Tuesday, January 13, 2009

How Puritan was Guilford?

The answer is very Puritan. Almost directly across the street from where I grew up, you would find the sign above --- with "Regicide Cellar" in large letters --- on our neighbour's home. The sign then reads as follows:

"Here in June, 1661 William Leete, then Governor of New Haven Colony, concealed for three days Whalley & Goffe, two of the judges who signed the death warrant of Charles I of England. They were sought by emissaries of Charles II who, after the restoration, ordered the regicides beheaded."

The full names of the regicides are Edward Whalley and William Goffe. New Haven has a Whalley Avenue (named for Edward Whalley?) and there is a local primary school named after William Leete. The safety for Puritan regicides in Guilford is clear: few, if any, monarchists were about. Indeed, Whalley and Goffe lived out their lives and were never captured by the British.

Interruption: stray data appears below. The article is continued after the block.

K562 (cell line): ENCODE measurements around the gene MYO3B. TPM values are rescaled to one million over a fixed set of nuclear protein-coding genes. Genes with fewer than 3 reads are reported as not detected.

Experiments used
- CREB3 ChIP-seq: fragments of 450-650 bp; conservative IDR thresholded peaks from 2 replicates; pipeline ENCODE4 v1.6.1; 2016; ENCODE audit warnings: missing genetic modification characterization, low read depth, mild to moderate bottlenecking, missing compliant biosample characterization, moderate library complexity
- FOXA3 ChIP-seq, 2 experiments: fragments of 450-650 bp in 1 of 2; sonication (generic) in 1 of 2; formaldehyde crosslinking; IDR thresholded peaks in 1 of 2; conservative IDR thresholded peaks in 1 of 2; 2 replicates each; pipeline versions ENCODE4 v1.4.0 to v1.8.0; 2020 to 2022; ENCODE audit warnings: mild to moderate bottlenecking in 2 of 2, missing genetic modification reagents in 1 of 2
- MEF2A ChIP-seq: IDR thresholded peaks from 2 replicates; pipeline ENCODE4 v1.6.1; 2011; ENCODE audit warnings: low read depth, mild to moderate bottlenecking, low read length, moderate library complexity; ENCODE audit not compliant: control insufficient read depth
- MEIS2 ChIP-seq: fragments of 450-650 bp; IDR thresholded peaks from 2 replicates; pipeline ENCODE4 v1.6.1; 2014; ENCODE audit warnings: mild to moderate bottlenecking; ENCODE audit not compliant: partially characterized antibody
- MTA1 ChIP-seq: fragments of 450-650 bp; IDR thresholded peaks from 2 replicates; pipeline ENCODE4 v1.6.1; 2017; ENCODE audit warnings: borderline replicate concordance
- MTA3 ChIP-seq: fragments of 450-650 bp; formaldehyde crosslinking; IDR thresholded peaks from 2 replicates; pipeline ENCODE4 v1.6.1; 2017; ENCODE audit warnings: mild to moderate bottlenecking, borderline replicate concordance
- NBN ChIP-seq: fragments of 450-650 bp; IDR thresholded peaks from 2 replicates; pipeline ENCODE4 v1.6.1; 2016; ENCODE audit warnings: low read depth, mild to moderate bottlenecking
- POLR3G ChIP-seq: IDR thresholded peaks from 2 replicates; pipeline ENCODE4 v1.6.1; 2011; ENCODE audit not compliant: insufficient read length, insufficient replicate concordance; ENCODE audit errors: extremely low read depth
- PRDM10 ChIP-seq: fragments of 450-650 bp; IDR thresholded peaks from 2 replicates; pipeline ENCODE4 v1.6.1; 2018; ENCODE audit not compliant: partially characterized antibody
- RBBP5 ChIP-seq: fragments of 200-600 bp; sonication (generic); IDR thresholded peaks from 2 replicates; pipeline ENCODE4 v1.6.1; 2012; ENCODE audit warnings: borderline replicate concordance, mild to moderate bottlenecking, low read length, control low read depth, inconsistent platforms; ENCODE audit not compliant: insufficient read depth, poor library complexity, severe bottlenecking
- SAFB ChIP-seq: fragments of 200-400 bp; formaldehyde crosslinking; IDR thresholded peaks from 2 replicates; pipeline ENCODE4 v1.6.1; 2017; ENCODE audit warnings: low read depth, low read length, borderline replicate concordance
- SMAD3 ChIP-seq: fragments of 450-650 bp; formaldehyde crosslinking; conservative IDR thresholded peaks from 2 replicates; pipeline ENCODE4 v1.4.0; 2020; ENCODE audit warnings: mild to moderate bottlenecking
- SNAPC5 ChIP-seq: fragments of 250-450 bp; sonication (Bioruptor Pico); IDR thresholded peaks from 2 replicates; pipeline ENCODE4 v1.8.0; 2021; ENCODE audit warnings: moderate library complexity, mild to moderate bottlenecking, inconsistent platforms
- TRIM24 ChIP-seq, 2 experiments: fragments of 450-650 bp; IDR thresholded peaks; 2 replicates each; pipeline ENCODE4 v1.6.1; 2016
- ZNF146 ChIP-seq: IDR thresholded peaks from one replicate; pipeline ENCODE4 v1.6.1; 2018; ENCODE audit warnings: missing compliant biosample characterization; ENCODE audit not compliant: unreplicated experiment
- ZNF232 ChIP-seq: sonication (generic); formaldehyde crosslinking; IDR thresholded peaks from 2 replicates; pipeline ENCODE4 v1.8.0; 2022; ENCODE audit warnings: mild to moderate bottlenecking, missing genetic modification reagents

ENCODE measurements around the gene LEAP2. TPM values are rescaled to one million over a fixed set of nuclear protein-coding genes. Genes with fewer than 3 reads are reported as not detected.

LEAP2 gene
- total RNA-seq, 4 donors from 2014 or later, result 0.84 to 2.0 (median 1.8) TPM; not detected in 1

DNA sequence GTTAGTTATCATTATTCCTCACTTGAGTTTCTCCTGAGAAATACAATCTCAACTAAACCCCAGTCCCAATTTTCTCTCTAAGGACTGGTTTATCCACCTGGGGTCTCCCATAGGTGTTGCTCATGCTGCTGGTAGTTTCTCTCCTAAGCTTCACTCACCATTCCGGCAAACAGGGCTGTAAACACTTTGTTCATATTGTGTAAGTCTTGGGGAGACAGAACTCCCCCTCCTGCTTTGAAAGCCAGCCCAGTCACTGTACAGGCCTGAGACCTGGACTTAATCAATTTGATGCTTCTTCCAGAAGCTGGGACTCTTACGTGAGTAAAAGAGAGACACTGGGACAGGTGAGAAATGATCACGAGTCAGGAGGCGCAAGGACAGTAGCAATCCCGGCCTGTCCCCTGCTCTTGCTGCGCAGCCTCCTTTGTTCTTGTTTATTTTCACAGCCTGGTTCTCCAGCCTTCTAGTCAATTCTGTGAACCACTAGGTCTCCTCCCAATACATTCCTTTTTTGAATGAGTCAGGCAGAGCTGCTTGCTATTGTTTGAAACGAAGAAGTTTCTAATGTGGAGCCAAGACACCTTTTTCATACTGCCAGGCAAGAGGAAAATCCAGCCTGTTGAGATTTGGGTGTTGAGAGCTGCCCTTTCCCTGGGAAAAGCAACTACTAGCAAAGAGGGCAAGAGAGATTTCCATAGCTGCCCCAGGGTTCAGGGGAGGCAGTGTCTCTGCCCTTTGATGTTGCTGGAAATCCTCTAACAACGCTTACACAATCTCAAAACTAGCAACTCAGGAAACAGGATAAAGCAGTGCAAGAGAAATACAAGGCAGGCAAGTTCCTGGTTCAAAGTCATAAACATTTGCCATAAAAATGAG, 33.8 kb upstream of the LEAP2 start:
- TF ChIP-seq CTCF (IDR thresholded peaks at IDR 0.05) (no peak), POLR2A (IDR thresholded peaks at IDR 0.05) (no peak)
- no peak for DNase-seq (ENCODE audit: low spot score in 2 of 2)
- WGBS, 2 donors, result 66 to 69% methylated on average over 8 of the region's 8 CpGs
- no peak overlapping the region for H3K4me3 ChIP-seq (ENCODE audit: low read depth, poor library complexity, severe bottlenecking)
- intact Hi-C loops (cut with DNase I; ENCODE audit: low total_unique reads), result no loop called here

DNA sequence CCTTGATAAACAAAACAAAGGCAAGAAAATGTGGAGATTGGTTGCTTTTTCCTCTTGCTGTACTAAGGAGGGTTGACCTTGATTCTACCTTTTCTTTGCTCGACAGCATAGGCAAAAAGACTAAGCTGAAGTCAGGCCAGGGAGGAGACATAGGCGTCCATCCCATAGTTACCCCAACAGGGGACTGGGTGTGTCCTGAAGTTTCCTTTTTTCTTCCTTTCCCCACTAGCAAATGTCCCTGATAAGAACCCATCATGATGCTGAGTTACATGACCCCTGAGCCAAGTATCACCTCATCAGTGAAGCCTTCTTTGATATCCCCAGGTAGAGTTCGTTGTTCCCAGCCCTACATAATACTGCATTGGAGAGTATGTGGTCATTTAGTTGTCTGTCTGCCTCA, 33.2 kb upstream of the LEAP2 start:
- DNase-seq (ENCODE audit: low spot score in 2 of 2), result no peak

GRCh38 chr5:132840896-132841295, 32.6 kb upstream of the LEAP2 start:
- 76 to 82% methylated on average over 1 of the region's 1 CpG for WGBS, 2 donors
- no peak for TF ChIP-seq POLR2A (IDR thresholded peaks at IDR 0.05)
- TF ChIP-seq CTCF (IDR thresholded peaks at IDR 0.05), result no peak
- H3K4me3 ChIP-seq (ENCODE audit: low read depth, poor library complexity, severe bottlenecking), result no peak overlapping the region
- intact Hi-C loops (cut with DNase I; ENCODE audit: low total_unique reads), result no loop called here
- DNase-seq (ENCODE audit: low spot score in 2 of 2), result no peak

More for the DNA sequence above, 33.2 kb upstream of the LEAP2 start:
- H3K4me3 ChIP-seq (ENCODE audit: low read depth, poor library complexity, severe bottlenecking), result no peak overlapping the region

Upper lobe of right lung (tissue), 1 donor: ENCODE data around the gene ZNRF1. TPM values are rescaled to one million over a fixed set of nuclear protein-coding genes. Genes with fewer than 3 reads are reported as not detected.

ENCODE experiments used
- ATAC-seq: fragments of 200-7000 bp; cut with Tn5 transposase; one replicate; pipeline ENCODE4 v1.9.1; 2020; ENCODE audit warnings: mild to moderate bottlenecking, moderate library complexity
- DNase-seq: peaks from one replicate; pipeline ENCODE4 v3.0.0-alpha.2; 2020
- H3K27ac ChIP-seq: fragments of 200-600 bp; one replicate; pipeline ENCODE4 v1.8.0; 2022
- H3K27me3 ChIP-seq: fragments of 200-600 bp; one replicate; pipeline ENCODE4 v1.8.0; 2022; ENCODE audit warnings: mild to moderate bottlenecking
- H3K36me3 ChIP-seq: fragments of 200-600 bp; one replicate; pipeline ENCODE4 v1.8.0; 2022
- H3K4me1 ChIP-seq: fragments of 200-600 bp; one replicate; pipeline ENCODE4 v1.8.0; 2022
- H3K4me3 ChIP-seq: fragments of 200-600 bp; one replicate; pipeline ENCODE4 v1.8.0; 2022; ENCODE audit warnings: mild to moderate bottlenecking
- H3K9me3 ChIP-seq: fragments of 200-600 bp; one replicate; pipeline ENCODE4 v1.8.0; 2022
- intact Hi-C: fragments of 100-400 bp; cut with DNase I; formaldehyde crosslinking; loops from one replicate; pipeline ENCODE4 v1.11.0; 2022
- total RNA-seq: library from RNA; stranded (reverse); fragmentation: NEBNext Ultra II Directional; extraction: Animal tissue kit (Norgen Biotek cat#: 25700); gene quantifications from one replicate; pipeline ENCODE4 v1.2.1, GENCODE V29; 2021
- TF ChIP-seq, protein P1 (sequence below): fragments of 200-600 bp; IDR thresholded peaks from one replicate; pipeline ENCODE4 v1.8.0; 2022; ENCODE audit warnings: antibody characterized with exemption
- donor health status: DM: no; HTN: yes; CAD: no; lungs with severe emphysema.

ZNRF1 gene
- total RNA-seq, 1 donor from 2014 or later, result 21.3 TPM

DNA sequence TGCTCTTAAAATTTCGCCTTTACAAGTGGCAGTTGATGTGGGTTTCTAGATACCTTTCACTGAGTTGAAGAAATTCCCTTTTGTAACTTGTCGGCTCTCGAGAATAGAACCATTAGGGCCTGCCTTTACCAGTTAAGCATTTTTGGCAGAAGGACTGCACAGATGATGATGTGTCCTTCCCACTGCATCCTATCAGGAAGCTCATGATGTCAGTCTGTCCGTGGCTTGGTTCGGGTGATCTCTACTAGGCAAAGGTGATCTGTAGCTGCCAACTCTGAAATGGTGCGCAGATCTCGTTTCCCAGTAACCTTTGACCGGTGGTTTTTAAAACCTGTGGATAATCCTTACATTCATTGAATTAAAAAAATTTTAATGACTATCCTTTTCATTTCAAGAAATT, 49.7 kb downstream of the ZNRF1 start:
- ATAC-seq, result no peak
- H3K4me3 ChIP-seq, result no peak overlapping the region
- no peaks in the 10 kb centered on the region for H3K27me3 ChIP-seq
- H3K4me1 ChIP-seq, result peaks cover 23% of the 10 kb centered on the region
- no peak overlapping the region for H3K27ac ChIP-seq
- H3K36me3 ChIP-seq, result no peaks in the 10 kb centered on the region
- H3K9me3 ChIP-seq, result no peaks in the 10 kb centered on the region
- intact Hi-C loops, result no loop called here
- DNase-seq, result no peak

The home that once hid the regicides was later used as part of the Underground Railway.


Alfred said...

Mr. Brooks,
I stumbled upon your post and was a bit intrigued. I've lived in North Guilford for most of my life and am very familiar with the Regicide Cellar and its history. What intrigues me is your last name. Are you related to the Brookses that lived in the sea captain's house with the widow's watch near the corner of US 1 and River St.?
The two youngest children from that family were close friends of mine. Please forgive my prying as curiosity. Alfred Klek

The Brooks Blog said...

Alfred (if I may) - yes, I am related to them and very glad to hear you knew my uncles.